Final Research

There is no doubt that motivation to the sales force is very important in sales management, especially in Vietnamese today’s conditions, where selling as a career is in its infancy stage. The conditions impose difficulties for sales management to determine what motivates salespeople and how to motivate them effectively. Thus, this paper aims to make clear these issues in two sectors: joint ventures (JVs) and state owned enterprises (SOEs). With in-depth interviews with nine representative companies of the two sectors, the research finds that, though in the same macro-economic conditions, salespeople in JVs place more value on high order rewards such as training, recognition, promotion. Meanwhile their SOEs counterparts show more interest in low order rewards such as salary/commissions, fringe benefits, job security and stability. This is mainly because sales and sales force management in JVs are more professional, systematic than in SOEs. To improve, JVs need to fine tune current practices while SOEs need fundamental changes. Specifically, the research suggests that, JVs should employ a multi-ladder sales system and SOEs should replace their centrally-planned minded sales managers by market-oriented ones.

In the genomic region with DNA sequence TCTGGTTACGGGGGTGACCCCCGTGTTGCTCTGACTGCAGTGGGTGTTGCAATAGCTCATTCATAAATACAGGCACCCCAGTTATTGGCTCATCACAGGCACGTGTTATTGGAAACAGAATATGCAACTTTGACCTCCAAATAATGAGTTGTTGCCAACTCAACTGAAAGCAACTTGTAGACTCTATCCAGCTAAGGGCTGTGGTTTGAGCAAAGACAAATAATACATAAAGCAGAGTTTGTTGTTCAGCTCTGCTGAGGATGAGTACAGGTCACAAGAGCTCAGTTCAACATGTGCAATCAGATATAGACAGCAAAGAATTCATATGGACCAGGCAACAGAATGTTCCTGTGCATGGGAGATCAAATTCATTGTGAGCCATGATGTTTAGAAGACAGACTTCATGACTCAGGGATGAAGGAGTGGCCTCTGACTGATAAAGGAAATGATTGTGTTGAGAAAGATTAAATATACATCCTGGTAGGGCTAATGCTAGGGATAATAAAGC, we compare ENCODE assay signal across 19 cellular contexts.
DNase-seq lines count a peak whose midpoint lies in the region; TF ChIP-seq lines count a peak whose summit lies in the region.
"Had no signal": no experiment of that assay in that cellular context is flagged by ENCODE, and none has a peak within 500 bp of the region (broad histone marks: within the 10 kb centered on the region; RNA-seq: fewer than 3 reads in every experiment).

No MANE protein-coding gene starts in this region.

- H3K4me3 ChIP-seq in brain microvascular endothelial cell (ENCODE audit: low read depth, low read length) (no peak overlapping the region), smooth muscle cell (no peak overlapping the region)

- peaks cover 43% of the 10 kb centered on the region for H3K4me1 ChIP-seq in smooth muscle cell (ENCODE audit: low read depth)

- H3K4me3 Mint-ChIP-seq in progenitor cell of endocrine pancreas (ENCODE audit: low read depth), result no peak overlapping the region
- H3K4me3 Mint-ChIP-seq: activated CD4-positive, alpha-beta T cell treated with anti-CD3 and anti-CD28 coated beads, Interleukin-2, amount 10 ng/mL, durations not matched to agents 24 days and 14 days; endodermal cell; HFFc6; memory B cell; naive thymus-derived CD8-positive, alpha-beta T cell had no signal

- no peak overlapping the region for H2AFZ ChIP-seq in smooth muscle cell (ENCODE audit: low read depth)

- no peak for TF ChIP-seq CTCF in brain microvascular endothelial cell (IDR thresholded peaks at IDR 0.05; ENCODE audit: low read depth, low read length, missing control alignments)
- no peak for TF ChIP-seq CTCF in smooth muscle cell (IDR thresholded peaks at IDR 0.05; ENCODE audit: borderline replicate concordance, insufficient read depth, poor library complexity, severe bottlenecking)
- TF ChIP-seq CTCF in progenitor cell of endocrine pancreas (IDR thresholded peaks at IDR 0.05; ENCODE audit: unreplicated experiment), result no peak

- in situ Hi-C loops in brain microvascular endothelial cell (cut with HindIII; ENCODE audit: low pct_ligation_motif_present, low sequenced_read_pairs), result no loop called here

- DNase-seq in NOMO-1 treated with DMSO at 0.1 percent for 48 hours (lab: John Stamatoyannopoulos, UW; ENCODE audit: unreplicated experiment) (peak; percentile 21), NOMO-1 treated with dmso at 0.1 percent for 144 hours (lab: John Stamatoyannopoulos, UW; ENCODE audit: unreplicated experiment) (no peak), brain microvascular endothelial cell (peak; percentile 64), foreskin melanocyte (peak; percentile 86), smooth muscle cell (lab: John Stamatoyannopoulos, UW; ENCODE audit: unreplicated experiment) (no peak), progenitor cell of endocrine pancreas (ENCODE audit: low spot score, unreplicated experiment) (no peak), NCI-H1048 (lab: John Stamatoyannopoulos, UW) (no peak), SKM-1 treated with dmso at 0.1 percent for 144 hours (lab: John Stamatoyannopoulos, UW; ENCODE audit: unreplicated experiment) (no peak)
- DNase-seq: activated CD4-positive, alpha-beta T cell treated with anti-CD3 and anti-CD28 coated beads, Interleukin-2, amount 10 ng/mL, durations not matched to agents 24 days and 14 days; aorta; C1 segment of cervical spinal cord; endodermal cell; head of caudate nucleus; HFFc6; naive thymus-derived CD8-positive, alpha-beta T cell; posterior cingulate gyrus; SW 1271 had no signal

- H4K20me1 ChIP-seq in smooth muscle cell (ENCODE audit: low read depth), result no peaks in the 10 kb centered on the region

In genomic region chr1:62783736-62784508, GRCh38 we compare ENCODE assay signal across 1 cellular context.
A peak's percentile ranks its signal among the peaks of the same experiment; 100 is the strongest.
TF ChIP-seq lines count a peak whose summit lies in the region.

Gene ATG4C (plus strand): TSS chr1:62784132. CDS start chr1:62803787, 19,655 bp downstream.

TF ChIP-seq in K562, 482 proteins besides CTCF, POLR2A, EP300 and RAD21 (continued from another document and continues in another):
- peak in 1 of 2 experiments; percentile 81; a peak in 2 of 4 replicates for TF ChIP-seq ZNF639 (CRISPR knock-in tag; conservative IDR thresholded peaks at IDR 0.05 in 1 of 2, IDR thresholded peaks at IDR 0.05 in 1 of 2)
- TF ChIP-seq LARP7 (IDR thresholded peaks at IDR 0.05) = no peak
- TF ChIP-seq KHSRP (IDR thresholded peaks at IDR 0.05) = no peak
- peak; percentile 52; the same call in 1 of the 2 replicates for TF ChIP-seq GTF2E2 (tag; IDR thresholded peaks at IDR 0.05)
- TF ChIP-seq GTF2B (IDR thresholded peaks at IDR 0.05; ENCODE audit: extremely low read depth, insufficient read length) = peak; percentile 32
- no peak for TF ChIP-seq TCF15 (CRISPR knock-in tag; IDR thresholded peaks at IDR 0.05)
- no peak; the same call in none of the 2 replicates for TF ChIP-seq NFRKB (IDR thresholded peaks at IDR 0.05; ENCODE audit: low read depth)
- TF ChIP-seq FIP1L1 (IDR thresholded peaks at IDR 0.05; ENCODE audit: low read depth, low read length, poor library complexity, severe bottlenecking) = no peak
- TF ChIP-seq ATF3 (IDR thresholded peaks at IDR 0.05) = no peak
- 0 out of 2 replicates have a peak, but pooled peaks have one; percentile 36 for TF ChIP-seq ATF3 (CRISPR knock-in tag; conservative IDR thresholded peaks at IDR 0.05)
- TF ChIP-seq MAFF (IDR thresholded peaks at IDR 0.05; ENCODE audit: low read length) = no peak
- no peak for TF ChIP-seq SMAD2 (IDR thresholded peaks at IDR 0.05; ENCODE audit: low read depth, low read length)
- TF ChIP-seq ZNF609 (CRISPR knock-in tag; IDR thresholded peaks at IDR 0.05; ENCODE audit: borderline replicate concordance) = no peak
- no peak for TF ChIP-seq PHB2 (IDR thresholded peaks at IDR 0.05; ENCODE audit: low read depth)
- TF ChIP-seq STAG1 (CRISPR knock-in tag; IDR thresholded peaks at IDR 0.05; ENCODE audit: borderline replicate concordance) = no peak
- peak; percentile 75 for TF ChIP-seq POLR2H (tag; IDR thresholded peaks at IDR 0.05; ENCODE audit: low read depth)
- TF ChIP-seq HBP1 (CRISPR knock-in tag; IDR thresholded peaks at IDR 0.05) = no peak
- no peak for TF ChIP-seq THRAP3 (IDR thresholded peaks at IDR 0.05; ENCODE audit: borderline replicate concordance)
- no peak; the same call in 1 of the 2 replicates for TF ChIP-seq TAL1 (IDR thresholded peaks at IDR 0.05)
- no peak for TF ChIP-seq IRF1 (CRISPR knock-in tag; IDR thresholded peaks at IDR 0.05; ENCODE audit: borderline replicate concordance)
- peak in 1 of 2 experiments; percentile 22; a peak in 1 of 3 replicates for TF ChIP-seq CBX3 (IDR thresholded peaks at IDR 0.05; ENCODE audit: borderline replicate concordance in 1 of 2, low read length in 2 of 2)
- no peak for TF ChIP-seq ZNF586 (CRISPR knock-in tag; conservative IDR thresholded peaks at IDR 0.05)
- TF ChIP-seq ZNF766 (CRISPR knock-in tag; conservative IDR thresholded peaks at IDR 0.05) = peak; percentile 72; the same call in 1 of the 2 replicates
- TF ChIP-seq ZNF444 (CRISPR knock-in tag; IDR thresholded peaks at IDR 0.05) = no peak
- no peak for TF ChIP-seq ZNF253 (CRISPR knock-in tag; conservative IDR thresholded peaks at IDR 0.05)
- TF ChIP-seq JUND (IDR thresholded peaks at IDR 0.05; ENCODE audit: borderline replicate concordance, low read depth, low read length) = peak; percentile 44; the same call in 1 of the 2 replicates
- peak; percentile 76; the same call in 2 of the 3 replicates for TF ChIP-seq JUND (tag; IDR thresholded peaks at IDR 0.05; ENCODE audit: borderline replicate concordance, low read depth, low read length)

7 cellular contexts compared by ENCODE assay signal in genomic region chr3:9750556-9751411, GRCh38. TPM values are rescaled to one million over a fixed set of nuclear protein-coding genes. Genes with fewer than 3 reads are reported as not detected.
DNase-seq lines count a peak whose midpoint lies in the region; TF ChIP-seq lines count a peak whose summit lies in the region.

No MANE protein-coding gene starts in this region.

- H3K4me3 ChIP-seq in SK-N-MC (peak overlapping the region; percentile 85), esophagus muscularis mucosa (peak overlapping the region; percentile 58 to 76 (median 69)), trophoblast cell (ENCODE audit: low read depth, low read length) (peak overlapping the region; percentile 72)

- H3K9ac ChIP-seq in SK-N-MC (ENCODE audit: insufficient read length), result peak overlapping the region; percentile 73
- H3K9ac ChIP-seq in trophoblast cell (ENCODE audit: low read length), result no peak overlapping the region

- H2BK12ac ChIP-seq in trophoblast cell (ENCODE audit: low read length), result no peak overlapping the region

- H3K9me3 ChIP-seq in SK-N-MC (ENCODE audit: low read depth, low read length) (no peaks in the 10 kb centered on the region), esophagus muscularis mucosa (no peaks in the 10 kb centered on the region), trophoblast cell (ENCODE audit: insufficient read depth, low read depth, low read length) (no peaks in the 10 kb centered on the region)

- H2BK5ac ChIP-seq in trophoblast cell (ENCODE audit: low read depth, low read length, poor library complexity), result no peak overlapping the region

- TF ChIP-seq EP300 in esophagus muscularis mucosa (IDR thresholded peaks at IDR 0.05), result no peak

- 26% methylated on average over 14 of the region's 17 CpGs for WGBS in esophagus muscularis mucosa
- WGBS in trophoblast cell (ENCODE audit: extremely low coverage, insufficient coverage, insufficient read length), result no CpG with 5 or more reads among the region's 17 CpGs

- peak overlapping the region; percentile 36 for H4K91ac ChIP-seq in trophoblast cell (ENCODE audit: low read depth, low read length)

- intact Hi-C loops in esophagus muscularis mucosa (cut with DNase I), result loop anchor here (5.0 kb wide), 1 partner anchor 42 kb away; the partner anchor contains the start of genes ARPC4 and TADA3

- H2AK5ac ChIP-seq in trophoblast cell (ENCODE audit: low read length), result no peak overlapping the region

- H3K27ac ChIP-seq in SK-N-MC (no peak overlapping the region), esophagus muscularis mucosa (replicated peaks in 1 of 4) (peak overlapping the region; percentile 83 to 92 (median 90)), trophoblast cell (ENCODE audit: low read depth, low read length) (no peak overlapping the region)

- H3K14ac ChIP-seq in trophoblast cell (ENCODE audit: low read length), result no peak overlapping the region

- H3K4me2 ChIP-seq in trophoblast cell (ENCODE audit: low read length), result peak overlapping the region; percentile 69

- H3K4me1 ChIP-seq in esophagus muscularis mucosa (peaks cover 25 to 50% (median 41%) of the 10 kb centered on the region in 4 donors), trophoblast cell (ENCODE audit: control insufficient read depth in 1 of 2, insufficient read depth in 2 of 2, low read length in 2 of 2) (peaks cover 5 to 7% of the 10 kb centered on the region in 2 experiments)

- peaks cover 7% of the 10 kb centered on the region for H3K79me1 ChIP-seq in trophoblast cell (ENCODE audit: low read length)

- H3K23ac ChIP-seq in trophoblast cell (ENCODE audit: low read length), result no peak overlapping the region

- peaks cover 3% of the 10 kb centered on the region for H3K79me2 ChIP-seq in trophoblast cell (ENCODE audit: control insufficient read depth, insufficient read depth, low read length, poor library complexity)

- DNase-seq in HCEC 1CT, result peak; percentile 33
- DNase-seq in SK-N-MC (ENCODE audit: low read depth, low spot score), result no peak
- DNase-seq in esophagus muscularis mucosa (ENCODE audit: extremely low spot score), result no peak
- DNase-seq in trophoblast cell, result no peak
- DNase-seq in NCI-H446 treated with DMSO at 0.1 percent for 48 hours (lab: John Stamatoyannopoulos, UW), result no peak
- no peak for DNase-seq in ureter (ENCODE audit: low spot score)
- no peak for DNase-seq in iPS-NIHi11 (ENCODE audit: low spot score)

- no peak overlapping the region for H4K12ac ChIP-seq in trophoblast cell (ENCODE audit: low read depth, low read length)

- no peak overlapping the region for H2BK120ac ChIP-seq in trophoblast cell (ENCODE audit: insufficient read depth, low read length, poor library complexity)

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SALES FORCE MOTIVATION IN THE CONSUMER GOODS MARKET IN VIETNAM: A CASE STUDY OF THE TOILETRIES AND BEVERAGES INDUSTRIES. by Luong Vu Quang A research study submitted in partial fulfillment of the requirements for the degree of Master of Business Administration Examination Committee Dr. Mark W. Speece (Chairman) Dr. Lalit M. Johri Dr. Clemens Bechter Nationality Vietnamese Previous Degree(s) Bachelor of Economics Hanoi National Economics University Hanoi, Vietnam Scholarship Donor Government of Switzerland Asian Institute of Technology School of Management Bangkok, Thailand April 1999 Abstract There is no doubt that motivation to the sales force is very important in sales management, especially in Vietnamese today’s conditions, where selling as a career is in its infancy stage. The conditions impose difficulties for sales management to determine what motivates salespeople and how to motivate them effectively. Thus, this paper aims to make clear these issues in two sectors: joint ventures (JVs) and state owned enterprises (SOEs). With in-depth interviews with nine representative companies of the two sectors, the research finds that, though in the same macro-economic conditions, salespeople in JVs place more value on high order rewards such as training, recognition, promotion. Meanwhile their SOEs counterparts show more interest in low order rewards such as salary/commissions, fringe benefits, job security and stability. This is mainly because sales and sales force management in JVs are more professional, systematic than in SOEs. To improve, JVs need to fine tune current practices while SOEs need fundamental changes. Specifically, the research suggests that, JVs should employ a multi-ladder sales system and SOEs should replace their centrally-planned minded sales managers by market-oriented ones. Acknowledgement For the completion of this research, I would like to express my deepest gratitude to Dr. Mark Speece – Chairman of the Examination Committee – for his continuous guidance and encouragement throughout the research period. I also would like to express my profound gratitude to Dr. Lalit Johri and Dr. Clemens Bechter –Committee Members of the Examination Committee – for their continuous comments and advice during the conduct of this research. Great thanks to my friends, the sales people and the companies that have helped to collect valuable information which is essential for the completion of this research. I also wish to express my thanks to the Switzerland Government for providing the scholarship in AIT. Sincere thanks to all of my friends at SAV and AIT, who have been sharing with me the studying and living during the program. I am extremely grateful to my beloved brothers and sister for their understanding, supporting and inspiration through my life. And, no word could possibly express my gratitude to my parents. Their loving encouragement and many sacrifices could never be forgotten. Table of Content Chapter Title Page Title Page i Abstract ii Acknowledgement iii Table of Content iv List of Tables vi List of Figures vii 1. INTRODUCTION 1 1.1 Rationale of the Research 1 1.1.1 Role of motivation to the sales force 1 1.1.2 Selling as a new career in Vietnam 1 1.2 Problem statement 1 1.3 Research objectives 2 1.4 Information needs 2 1.4.1 From the sales reps 2 1.4.2 From sales managers 3 2. LITERATURE REVIEW 4 2.1 Model of salesperson motivation 4 2.2 Previous findings on motivation of the sales force 5 2.2.1 Expectancy estimates 5 2.2.2 Instrumentality estimates 6 2.2.3 Valence estimates 6 2.2.4 Fairness 7 3. RESEARCH METHODOLOGY 8 3.1 Data collection 8 3.1.1 Companies investigated 8 3.1.2 In-depth interviews 9 3.1.3 Interviewing and data processing 10 3.2 Scope of the research 11 3.3 Research Framework 12 4. FINDINGS 13 4.1 Introductions to the two sectors: JVs and SOEs 13 4.1.1 State owned enterprises (SOEs) 13 4.1.2 Joint ventures (JVs) 13 4.2 Background findings 14 4.2.1 Channels 14 4.2.2 Recruiting 15 4.2.3 Orientation 18 4.2.4 A typical sales rep’s profile 19 4.3 Motivational perceptions 20 4.3.1 Effort – Performance Relationship 20 4.3.2 Performance – Rewards relationship and Fairness 22 4.3.3 Valence of rewards 22 4.4 Motivational practices 31 4.4.1 Setting up motivational policies, incentive packages, or/and campaigns, programs 31 4.4.2 Communicating these program to sales reps 33 4.4.3 Monitoring and facilitating implementation 33 4.4.4 Evaluating, reinforcing and improving the programs 34 4.5 Limitations and directions for future studies 34 5. RECOMMENDATIONS 35 5.1 To joint ventures: creating a parallel multi-ladder sales system 35 5.1.1 A parallel multi-ladder sales system 35 5.1.2 Benefits of a parallel multi-ladder sales system 36 5.1.3 Disadvantages of a multi-ladder sales system 37 5.2 Recommendations to SOEs: recruiting a new sales head 37 5.2.1 Prerequisites and feasibility of the suggestion 38 5.2.2 Why does recruiting a new sales head help? 40 5.3 Conclusions 40 REFERENCE: 42 APPENDIX 1: GUIDELINE QUESTIONS FOR INTERVIEWS 44 APPENDIX 2: RANKING OF THE IMPORTANCE OF REWARDS 45 List of Tables Table Title Page Table 1: Sample of companies investigated 8 Table 2: Sample of interviewees 9 Table 3: A typical sales rep’s profile 20 Table 4: Perceptions on motivational factors 31 List of Figures Figure Title Page Figure 1: A model of salesperson motivation 5 Figure 2: Typical structure at JVs and SOEs 10 Figure 3: The research framework 12 Figure 4: Sales force and Distribution arrangements 15 Figure 5: An example of a parallel multi-ladder sales system 36 Figure 6: Vicious circles at SOEs 38 Chapter 1 Introduction Rationale of the Research Role of motivation to the sales force According to Douglas and William (1998), by nature, salespeople handle such type of a job that is Hard since they have to frequently deal with new people, namely customers, who are tough and demanding. And they only start selling when customers say “No”. Flexible and self-controlled because salespeople spend majority of their time out of office. Ambiguous in terms of roles perception since they have little supervision and under pressure from dual masters: their customers and their companies. Thus, managing sales force requires more motivational methods rather than controlling ones. Quite many researches, studies have been working on the issue of how to motivate salespeople to achieve their most productivity. However, almost all of these studies were carried out in developed countries, far fewer studies were carried in developing countries. So the first issue this paper aims to address is whether motivational techniques that work in developed countries can also applied developing countries like Vietnam? Selling as a new career in Vietnam Vietnam has recently emerged as a new developing country. Vietnam was a closed and highly centrally planed economy until 1986. Under this economy, there was no real selling since selling to whom, at what price, at what quantity, etc. are determined from the government. As a result, there are no real salespeople. To shift to a market economy, Vietnamese government has been undertaking “doi moi” program (meaning economic renovation program) to open the economy since 1986. The move forces companies to do real selling tasks, and some employees become salespeople. The “doi moi” program has also brought in several foreign firms, who are helping to build a professional sales career in Vietnam. However, selling as a career in Vietnam is characterised with no systematic education, very fragmented (because each company develops its sales force differently), and no clear way to develop. In this situation, at the infant of selling as a career, the question of how to motivate salespeople becomes more blurred to sales managers in Vietnam. Thus, this paper would like to contribute to make clear motivational issues of the sales forces in Vietnam. Problem statement Thus, this research aims to address these issues of what motivates salespeople in specific conditions of Vietnamese economy at the time being? And how can management utilize these factors to increase their sales forces’ productivity. Research objectives Specifically, the research’s objectives are as follows: To find out what factors field salespeople in Vietnam perceive as motivators to them and what factors sales managers perceive as motivators to their subordinates? Money: salary, bonus, fringe benefits, commissions. Management’s recognition: medals, certificates, titles. Prizes: physical valuables like mobile phones, motorbikes, watches, etc. Work supports: tools that facilitate doing a job. Training Advancement opportunities Job achievement Job security and stability Freedom and supervision To compare Joint Ventures’ (JVs) motivational practices to salespeople and that of Vietnamese State Owned Enterprises (SOEs) in: Setting up a motivational policies, incentives packages or programs, Selling (communicating) these programs to salespeople, Monitoring and facilitating implementation of such programs, and Evaluating, reinforcing and improving the programs. To try to recommend applicable models for sales management in Vietnam to motivate their subordinates. To joint ventures To state owned enterprises Information needs To achieve the above objectives, following information is needed. From the sales reps What factors do they value most in term of motivating them: salaries, fringe benefits, prises, recognition, work supports, advancement opportunities, training, responsibility, job security and stability, autonomy, and supervision. What are salespeople’s opinions about effort and performance relationship? What are salespeople’s opinions about performance and rewards relationship? How do salespeople value the rewards? Are rewards worth their effort? From sales managers Do sales managers understand their salespeople’s motivational factors? How are quotas set? What are criteria to evaluate salespeople’s performance? How are rewards given? What are the most frequently used rewards? How do sales managers design, implement an incentive program, and evaluate its effectiveness? What are compensation and promotion policies? What is a typical sales rep’s profile? Chapter 2 Literature review Model of salesperson motivation In general, a person is motivated to do a task when he himself desires to put effort into the task, continues to put forth or expend his effort over a period of time to fulfil the task (Douglas and William, 1998, p 483). There is a lot of literature on how a person gets motivated. The most influential theories include Maslow’s (1970) hierarchy of needs, Vroom’s (1964) expectancy theory, Herzberg’s (1987) hygiene-motivation theory, and equity theory (Adams, 1976). According to Maslow (1970), one has five levels of needs and the lower level must be satisfied before the next higher level is sought. The five levels are as stated in terms of sales management by Douglas and William (1998, p 520) as follows: Basic needs like cash wages and bonuses, Safety and Security needs such as job security and fringe benefits, Belongingness and Social needs such as President club for more than $1 million salespeople, Esteem needs like recognition, and Self-actualization like challenging tasks calling for creativity. In his hygiene-motivation theory, Herzberg (1987) classified factors into two types: hygiene factors are those make workers feel dissatisfied if these factors are not sufficiently available but they do not make workers feel satisfied if there are more than enough of them. These factors usually are company policy and administration, supervision, salary, work conditions. Only motivation factors make workers feel satisfied with their presence. These factors usually are achievement, recognition, work itself, responsibility, and advancement opportunities. Vroom’s (1964) expectancy theory and Adams’s (1976) equity theory are the two main theories that explained the process of human being motivation. These theories provide the basic ideas for the model of motivation of the sales forced described in following paragraphs. Walker et al. (1977, 1979), Douglas & William (1998), and Futrell (1991) combined and developed these theories specifically into the field of sales force motivation. According to these authors, motivation of a salesperson is a function of (1) expectancy, (2) instrumentality, (3) valence, and (4) fairness. This is shown in Figure 1. Expectancy refers to a salesperson’s question “if I try harder, will my performance improve?” In essence, it is the salesperson’s perception on effort – performance linkage. The stronger the belief that the answer is “Yes”, the more likely the person spends more effort on the task. Instrumentality refers to the salesperson’s question “if my performance improve, will I get rewarded for that?” In other words, it is the salesperson’s perception on performance – rewards relationship. Again, the stronger the belief that the answer is “Yes”, the more the person wants to improve his performance. Valence refers to the person’s question “Are the rewards worth trying for?” This means how valuable rewards are perceived to the recipient. Obviously, the more important the reward is to the person, the harder he will try to achieve those rewards. Fairness refers to how his rewards are compared with others’ rewards in relative terms, i.e. by value of a ratio between each person’s rewards over that person’s contribution. If a salesperson thinks his ratio is somehow similar to his peers’ ratios, he will feel fair. If he feels fair, he will exert more effort. Figure 1: A model of salesperson motivation The above model works this way: If the salesperson believes that his additional effort will lead to improvement of performance AND he will be rewarded for that performance improvement AND rewards are valuable to him AND rewards are fairly given among reps, the salesperson will probably feel satisfied, thus he will put more effort into the job. The multiple sign reflects the relationship among the four factors: All the factors must be present if motivation is to be achieved. Managers’ task is to assure a strong “Yes” answer to each and all of the above questions. Previous findings on motivation of the sales force How to assure a strong “Yes” answer to each of the above questions has long been managers’ tough challenge. Now we will see what has been done to get the desired answer in each element of the model. Since no research has been done on the issue in Vietnam, the present research uses some findings in studies carried out in the US, China, Hong Kong, and South Korea as benchmarking ideas. Expectancy estimates Obviously, how much effort to put on a specific task is within each salesperson’s control. Therefore the person’s perception on this relationship depends on what it means by performance and improvement of performance. Previous researches show that these concepts, in turn, depend on job descriptions, systematic evaluation (Yoo and Lee, 1987), specific organizational procedures and practices (Chung and Lee, 1989) and feedback or communication in an organization (Alan et al. 1994). These help sales personnel have a clear picture of what is expected from them so they could direct their effort into right areas or “working smarter” (Barton et al. 1986). Benson and Stephen (1980) also found that clear task is the most important determinant of salespeople’s motivation. Feedback and communication are critical in informing salespeople about how they are performing and how much improvement they have made. This helps them realize the linkage between effort and performance (Alan et al. 1994). Cron et al. (1986) found that salespeople in different career stages have different expectancy estimates since they have different experience and knowledge. The more experience a salesperson acquires, the better the person can guess his performance. That means salespeople in later career stages have higher expectancy estimates. Instrumentality estimates Clearly, this relationship depends on how rewards systems are designed. For example, if it is a straight salary, sales reps will not see why they have to try harder and still get the same amount with less effort. But, if it is a commission salary, “salespeople know how much they will be paid for each sale and that their incomes will increase as a result of more sales” (Douglas and William, 1998). Thus, rewards systems should be designed in a way that effort is rewarded properly. However, “pay-for-performance” is not an easy task since one cannot always clarify any task (Benson & Stephen, 1980). Feedback and communication also play an important role in making salespeople have clear instrumentality estimates since feedback and communication confirm, enforce, and reinforce salespeople’s belief that better performance will be rewarded (Alan et al. 1994). Instrumentality estimates also vary with career stages due to two reasons. One, role perception becomes clearer when a salesperson proceeds into later stages. Two, the person becomes more committed with the organisation. Therefore, salespeople in each successive stage (with the exception of disengagement stage) have higher instrumentality estimates (Cron et al. 1986). Valence estimates Finding what really motivates salespeople has long been manager’s most difficult area. This is probably the richest documented area on motivation. Maslow’s (1970) hierarchy of needs theory and Herzberg’s (1987) hygiene-motivation theory fall in this area. The common assumption is that people seek things to satisfy their needs, and the things they seek are motivators to them. In sales settings, Futrell (1991, p 373) classifies these factors into seven categories as a motivation mix as follows: Sales climate: ceremonies and rites, stories, symbols, and language. Basic compensation: salary, commissions, and fringe benefits. Special financial incentives: bonuses, contests, and trips. Non-financial rewards: opportunities for promotion, challenging work assignments, and recognition. Sales training: initial, ongoing, and sales meetings. Leadership: style and personal contacts, and Performance evaluation: method, performance activity and publicity. Douglas and William (1998) and Cron et al. (1986) argue that a salesperson’s needs vary in accordance with career stages. Walker et al. (1985) confirmed this by stating that young salespeople have higher attraction to higher order rewards such as promotion, personal growth opportunities while older salespeople place relatively more on money. Stephen and Benson (1980) found in the US context that the most important determinants of motivation to a salesperson are (1) a clear task, (2) need for achievement, and (3) type of compensation plan. Some of the factors found in the US are applicable to Asian salespeople while some are not. For example, Keun and Anil (1997) found that overall model of relationship among organizational formalization, role stress, organizational commitment and propensity to leave developed in the US can be applied in South Korea. While Alan et al. (1994) found that US salespeople have higher valence for pay increase, job security, promotion, formal recognition, personal growth and development, and worthwhile accomplishment than their Japanese and Korean counterparts. Even though within China, salespeople in Hong Kong have different set of motivators to their Mainland salespeople (Sandra, 1998). Fairness Equity theory (Adams 1976) states that a worker’s perception on fair rewarding depends